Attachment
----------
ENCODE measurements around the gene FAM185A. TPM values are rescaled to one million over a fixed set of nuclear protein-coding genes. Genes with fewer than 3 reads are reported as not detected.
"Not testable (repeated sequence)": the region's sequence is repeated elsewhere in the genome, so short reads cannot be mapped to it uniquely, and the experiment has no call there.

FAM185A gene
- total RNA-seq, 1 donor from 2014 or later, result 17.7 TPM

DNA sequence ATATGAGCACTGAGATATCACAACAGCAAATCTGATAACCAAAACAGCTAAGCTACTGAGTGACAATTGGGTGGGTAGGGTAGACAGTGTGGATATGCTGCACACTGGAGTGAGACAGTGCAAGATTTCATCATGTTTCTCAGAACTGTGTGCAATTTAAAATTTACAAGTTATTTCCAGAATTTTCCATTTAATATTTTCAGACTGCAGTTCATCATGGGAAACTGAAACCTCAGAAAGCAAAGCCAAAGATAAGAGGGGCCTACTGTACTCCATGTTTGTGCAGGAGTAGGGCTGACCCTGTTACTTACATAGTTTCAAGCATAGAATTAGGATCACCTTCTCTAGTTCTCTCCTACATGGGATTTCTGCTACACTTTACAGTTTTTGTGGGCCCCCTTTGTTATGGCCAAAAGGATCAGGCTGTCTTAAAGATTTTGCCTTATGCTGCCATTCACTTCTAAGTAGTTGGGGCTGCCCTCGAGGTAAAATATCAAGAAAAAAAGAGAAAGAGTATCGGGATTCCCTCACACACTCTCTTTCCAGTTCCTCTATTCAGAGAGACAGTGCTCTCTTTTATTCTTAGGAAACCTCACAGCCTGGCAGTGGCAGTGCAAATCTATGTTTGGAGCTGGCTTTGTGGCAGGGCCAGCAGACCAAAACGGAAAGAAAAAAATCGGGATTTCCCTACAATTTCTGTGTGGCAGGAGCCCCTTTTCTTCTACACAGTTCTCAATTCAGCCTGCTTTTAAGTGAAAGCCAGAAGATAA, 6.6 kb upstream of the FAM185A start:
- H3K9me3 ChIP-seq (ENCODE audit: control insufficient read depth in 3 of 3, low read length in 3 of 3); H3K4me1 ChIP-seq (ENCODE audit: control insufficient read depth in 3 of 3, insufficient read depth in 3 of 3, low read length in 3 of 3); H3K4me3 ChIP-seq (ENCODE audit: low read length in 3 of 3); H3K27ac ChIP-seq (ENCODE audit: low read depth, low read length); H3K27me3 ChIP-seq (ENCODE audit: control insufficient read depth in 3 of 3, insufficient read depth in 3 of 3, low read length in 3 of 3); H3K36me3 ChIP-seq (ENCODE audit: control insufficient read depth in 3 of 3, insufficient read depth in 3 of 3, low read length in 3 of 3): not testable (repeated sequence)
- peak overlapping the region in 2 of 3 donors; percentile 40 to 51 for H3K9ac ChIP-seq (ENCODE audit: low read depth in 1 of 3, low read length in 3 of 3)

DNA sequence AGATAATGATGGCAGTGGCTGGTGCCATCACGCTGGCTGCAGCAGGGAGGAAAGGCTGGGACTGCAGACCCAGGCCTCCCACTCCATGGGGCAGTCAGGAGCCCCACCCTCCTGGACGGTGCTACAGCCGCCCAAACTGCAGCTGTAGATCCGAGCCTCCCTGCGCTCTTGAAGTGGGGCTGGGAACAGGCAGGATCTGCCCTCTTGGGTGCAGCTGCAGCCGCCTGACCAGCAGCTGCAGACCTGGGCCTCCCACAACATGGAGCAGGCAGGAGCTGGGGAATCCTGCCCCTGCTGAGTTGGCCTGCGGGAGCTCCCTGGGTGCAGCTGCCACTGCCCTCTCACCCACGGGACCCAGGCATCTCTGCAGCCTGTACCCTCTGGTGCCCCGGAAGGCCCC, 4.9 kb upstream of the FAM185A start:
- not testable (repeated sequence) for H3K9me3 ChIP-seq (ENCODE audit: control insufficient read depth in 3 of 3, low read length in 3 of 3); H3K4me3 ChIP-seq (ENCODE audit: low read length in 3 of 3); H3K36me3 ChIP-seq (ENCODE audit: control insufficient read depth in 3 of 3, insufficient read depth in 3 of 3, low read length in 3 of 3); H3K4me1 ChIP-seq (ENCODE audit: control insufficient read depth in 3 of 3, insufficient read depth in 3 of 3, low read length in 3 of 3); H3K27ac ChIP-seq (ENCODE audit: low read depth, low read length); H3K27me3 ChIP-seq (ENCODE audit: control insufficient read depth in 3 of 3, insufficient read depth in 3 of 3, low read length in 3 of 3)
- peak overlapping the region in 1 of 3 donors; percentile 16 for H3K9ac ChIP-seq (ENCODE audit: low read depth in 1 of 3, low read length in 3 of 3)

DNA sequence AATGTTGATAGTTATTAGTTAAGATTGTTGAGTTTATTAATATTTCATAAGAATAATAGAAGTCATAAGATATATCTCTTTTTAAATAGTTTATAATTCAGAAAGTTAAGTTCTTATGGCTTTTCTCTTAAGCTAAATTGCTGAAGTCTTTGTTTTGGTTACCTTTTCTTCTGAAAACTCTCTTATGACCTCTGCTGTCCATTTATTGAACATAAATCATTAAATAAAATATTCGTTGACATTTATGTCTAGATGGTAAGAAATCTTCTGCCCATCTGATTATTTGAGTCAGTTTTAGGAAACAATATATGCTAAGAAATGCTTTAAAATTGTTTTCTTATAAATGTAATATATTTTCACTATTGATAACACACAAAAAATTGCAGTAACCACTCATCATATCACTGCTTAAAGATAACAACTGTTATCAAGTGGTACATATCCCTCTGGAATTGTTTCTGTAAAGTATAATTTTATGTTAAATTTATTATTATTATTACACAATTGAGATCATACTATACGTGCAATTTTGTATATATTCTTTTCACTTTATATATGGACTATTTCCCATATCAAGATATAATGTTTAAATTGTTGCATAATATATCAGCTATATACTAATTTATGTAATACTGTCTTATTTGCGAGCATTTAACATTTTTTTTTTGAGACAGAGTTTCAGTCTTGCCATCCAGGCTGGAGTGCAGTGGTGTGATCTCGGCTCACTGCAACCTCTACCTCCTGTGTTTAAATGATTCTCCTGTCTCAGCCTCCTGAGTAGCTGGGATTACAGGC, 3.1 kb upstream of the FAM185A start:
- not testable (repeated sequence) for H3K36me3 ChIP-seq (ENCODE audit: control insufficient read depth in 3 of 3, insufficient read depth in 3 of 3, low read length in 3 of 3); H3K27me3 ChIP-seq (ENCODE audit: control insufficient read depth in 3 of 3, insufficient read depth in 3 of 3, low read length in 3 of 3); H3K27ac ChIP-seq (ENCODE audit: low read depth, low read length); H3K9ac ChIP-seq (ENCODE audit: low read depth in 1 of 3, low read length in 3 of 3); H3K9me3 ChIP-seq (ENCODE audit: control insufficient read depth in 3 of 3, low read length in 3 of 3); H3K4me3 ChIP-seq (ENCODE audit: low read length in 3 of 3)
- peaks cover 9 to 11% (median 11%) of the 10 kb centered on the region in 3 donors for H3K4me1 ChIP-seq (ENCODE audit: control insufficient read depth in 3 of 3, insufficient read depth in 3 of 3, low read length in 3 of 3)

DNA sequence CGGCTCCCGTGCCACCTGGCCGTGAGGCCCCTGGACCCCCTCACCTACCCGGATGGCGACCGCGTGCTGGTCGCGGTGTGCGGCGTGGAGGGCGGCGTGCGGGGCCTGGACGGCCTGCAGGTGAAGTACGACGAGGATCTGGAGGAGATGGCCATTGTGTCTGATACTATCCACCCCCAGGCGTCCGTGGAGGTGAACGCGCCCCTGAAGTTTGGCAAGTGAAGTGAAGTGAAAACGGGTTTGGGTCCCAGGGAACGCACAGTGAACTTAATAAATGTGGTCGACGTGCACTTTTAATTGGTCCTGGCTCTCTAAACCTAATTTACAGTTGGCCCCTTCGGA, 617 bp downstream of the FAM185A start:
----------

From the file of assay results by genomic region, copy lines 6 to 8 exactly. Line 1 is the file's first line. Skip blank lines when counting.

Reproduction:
- H3K9me3 ChIP-seq (ENCODE audit: control insufficient read depth in 3 of 3, low read length in 3 of 3); H3K4me1 ChIP-seq (ENCODE audit: control insufficient read depth in 3 of 3, insufficient read depth in 3 of 3, low read length in 3 of 3); H3K4me3 ChIP-seq (ENCODE audit: low read length in 3 of 3); H3K27ac ChIP-seq (ENCODE audit: low read depth, low read length); H3K27me3 ChIP-seq (ENCODE audit: control insufficient read depth in 3 of 3, insufficient read depth in 3 of 3, low read length in 3 of 3); H3K36me3 ChIP-seq (ENCODE audit: control insufficient read depth in 3 of 3, insufficient read depth in 3 of 3, low read length in 3 of 3): not testable (repeated sequence)
- peak overlapping the region in 2 of 3 donors; percentile 40 to 51 for H3K9ac ChIP-seq (ENCODE audit: low read depth in 1 of 3, low read length in 3 of 3)

DNA sequence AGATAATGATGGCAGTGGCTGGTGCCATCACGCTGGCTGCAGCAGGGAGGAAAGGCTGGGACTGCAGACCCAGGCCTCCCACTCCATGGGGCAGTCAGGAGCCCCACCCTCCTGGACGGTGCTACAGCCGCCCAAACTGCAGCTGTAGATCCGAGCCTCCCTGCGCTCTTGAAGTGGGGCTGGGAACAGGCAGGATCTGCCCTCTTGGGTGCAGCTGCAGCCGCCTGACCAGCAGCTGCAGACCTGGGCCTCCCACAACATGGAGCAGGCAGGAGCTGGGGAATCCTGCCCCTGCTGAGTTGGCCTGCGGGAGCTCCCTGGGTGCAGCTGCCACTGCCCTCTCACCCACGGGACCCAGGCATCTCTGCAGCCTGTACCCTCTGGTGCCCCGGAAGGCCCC, 4.9 kb upstream of the FAM185A start: